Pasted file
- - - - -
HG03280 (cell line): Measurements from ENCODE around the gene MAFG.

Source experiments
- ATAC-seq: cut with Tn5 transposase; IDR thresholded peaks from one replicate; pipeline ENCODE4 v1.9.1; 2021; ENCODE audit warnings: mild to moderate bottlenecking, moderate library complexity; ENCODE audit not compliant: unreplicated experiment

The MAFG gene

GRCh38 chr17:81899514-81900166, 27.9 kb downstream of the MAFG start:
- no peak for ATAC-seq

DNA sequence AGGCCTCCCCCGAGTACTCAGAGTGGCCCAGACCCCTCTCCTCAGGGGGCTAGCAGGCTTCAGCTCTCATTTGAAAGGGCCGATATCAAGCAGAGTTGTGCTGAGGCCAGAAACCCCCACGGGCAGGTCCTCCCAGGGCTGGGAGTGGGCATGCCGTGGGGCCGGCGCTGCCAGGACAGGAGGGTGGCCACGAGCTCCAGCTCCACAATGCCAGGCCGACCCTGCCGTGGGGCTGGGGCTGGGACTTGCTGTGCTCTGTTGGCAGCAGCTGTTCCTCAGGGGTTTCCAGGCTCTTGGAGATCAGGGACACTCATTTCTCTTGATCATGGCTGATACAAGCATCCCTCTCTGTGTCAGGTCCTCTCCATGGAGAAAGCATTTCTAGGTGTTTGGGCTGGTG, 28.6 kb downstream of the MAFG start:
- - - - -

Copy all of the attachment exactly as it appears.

HG03280 (cell line): Measurements from ENCODE around the gene MAFG.

Source experiments
- ATAC-seq: cut with Tn5 transposase; IDR thresholded peaks from one replicate; pipeline ENCODE4 v1.9.1; 2021; ENCODE audit warnings: mild to moderate bottlenecking, moderate library complexity; ENCODE audit not compliant: unreplicated experiment

The MAFG gene

GRCh38 chr17:81899514-81900166, 27.9 kb downstream of the MAFG start:
- no peak for ATAC-seq

DNA sequence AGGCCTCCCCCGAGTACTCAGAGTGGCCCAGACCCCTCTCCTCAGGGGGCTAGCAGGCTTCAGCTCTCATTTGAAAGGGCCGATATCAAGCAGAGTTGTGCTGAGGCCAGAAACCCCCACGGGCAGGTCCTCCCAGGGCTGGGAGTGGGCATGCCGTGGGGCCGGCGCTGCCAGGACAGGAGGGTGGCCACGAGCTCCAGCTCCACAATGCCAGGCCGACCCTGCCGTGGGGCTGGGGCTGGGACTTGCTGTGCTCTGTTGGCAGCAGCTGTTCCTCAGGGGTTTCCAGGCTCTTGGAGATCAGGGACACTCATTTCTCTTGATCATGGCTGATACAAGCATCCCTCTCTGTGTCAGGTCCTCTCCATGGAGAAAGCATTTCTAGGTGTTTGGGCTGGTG, 28.6 kb downstream of the MAFG start: